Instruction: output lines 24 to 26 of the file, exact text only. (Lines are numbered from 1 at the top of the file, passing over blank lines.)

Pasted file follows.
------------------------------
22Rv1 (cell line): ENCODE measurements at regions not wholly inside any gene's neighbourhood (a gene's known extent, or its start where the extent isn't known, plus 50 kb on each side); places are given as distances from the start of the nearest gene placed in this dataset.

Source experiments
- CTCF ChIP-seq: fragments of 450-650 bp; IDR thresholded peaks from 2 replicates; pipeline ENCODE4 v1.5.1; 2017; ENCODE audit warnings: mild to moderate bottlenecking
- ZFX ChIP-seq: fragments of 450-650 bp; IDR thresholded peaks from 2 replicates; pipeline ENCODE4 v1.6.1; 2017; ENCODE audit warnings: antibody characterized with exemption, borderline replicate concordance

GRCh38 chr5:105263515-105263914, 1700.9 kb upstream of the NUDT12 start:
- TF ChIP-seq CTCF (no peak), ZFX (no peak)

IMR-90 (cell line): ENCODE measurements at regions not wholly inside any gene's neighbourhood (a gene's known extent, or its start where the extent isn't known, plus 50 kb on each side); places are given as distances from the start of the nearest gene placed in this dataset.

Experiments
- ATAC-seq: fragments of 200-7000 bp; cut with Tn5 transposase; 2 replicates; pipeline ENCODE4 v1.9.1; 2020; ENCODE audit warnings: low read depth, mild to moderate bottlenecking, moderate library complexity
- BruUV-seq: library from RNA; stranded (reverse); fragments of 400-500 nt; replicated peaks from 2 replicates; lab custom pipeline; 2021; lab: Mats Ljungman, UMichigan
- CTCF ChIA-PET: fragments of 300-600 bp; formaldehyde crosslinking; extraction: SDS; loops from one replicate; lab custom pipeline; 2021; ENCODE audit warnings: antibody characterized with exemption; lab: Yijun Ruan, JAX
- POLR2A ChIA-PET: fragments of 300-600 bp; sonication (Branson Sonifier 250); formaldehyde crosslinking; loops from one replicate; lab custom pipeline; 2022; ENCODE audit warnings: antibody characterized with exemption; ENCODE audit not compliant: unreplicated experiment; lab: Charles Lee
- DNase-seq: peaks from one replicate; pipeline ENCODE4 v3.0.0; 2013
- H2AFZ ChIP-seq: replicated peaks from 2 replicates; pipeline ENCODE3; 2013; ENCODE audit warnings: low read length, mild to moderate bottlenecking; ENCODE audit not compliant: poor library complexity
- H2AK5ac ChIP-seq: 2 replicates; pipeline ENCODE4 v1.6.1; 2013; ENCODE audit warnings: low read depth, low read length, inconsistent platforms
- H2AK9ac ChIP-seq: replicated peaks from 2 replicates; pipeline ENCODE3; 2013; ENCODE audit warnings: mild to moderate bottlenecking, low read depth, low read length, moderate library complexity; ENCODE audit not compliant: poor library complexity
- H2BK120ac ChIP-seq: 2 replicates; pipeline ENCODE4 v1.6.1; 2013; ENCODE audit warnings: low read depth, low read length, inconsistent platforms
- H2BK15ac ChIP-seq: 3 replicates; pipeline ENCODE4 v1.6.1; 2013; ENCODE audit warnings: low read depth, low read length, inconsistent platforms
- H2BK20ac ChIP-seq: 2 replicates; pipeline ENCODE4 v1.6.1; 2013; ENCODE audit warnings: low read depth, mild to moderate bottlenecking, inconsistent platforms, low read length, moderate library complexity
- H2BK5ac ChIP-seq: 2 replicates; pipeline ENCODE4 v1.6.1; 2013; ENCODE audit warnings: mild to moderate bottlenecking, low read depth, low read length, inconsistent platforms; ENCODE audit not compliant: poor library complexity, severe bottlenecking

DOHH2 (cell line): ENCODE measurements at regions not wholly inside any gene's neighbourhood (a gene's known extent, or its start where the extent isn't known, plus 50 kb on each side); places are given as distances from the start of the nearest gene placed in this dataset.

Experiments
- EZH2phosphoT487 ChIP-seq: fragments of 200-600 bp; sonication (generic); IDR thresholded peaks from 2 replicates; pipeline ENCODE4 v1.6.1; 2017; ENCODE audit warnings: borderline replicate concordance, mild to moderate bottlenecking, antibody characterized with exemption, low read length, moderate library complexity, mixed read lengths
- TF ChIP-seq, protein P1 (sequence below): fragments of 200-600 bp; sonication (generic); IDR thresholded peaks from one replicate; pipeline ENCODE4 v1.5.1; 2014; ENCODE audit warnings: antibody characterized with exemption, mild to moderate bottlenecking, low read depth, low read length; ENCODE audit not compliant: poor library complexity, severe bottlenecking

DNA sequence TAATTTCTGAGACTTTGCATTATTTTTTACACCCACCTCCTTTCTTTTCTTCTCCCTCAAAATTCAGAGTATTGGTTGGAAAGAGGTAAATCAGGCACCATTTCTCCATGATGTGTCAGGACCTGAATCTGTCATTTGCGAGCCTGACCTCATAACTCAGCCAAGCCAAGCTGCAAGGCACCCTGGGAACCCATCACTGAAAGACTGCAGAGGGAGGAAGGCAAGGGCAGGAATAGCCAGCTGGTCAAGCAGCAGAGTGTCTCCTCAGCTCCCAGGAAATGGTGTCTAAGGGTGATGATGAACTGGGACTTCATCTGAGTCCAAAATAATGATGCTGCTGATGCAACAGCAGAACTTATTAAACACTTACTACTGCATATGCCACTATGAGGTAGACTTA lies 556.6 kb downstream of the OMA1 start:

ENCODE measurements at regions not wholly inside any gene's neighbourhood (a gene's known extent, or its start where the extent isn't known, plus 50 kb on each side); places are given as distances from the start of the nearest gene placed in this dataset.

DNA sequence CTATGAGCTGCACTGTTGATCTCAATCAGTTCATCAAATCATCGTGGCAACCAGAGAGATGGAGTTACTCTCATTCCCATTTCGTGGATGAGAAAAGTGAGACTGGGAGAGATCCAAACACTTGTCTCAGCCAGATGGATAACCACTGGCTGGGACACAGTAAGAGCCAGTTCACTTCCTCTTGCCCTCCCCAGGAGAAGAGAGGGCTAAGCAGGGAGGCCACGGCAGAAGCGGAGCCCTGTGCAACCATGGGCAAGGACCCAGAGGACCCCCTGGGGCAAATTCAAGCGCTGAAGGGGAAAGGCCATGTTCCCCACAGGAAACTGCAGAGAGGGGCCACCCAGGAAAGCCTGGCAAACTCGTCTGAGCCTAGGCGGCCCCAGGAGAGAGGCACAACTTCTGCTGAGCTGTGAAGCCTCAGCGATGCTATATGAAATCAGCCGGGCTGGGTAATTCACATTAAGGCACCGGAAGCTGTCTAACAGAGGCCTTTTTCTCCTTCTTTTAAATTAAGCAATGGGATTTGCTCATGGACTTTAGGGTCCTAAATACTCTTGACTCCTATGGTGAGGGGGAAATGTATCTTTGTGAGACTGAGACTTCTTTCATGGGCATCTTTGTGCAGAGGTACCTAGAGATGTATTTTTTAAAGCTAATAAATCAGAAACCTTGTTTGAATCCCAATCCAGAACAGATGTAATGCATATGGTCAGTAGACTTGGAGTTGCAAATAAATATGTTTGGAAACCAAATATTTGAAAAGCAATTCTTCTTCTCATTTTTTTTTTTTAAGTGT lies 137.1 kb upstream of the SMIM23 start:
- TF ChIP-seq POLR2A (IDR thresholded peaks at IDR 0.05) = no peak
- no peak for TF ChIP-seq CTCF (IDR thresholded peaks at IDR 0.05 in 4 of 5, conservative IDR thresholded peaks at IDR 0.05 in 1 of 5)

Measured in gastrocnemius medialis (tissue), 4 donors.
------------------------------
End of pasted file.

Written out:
- TF ChIP-seq, protein P1 (sequence below): fragments of 200-600 bp; sonication (generic); IDR thresholded peaks from one replicate; pipeline ENCODE4 v1.5.1; 2014; ENCODE audit warnings: antibody characterized with exemption, mild to moderate bottlenecking, low read depth, low read length; ENCODE audit not compliant: poor library complexity, severe bottlenecking

DNA sequence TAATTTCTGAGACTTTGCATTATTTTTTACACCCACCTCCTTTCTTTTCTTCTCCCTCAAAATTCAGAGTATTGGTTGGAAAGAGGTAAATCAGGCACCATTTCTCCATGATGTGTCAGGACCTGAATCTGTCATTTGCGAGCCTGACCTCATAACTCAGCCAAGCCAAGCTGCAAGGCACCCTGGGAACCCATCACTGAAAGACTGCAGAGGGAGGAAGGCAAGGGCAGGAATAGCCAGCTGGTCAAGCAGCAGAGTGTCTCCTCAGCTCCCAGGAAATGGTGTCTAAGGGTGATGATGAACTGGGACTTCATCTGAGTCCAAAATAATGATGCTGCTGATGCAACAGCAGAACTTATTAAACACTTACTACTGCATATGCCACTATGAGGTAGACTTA lies 556.6 kb downstream of the OMA1 start:

ENCODE measurements at regions not wholly inside any gene's neighbourhood (a gene's known extent, or its start where the extent isn't known, plus 50 kb on each side); places are given as distances from the start of the nearest gene placed in this dataset.